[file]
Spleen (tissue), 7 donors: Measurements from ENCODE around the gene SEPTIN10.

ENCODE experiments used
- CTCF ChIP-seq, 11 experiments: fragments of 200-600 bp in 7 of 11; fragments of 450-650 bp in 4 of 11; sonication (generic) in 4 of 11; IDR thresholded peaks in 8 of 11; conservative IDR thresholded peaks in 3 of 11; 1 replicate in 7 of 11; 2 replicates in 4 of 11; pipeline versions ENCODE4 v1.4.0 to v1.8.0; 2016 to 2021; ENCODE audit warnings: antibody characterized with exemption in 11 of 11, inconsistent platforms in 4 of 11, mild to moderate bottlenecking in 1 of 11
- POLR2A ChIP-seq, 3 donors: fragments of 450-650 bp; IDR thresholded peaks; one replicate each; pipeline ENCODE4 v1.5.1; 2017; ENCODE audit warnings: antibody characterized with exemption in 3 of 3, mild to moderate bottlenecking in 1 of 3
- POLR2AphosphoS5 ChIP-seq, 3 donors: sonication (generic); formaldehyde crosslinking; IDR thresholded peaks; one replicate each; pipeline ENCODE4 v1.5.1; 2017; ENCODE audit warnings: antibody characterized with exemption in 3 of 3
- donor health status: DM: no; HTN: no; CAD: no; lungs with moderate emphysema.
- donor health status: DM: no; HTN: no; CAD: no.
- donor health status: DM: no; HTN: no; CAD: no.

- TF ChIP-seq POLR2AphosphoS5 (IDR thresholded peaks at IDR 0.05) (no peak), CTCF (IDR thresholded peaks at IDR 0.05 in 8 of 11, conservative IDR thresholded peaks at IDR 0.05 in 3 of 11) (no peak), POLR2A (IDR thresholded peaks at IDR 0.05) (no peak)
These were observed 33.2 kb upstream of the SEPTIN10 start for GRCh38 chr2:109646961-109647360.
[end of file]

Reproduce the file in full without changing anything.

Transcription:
Spleen (tissue), 7 donors: Measurements from ENCODE around the gene SEPTIN10.

ENCODE experiments used
- CTCF ChIP-seq, 11 experiments: fragments of 200-600 bp in 7 of 11; fragments of 450-650 bp in 4 of 11; sonication (generic) in 4 of 11; IDR thresholded peaks in 8 of 11; conservative IDR thresholded peaks in 3 of 11; 1 replicate in 7 of 11; 2 replicates in 4 of 11; pipeline versions ENCODE4 v1.4.0 to v1.8.0; 2016 to 2021; ENCODE audit warnings: antibody characterized with exemption in 11 of 11, inconsistent platforms in 4 of 11, mild to moderate bottlenecking in 1 of 11
- POLR2A ChIP-seq, 3 donors: fragments of 450-650 bp; IDR thresholded peaks; one replicate each; pipeline ENCODE4 v1.5.1; 2017; ENCODE audit warnings: antibody characterized with exemption in 3 of 3, mild to moderate bottlenecking in 1 of 3
- POLR2AphosphoS5 ChIP-seq, 3 donors: sonication (generic); formaldehyde crosslinking; IDR thresholded peaks; one replicate each; pipeline ENCODE4 v1.5.1; 2017; ENCODE audit warnings: antibody characterized with exemption in 3 of 3
- donor health status: DM: no; HTN: no; CAD: no; lungs with moderate emphysema.
- donor health status: DM: no; HTN: no; CAD: no.
- donor health status: DM: no; HTN: no; CAD: no.

- TF ChIP-seq POLR2AphosphoS5 (IDR thresholded peaks at IDR 0.05) (no peak), CTCF (IDR thresholded peaks at IDR 0.05 in 8 of 11, conservative IDR thresholded peaks at IDR 0.05 in 3 of 11) (no peak), POLR2A (IDR thresholded peaks at IDR 0.05) (no peak)
These were observed 33.2 kb upstream of the SEPTIN10 start for GRCh38 chr2:109646961-109647360.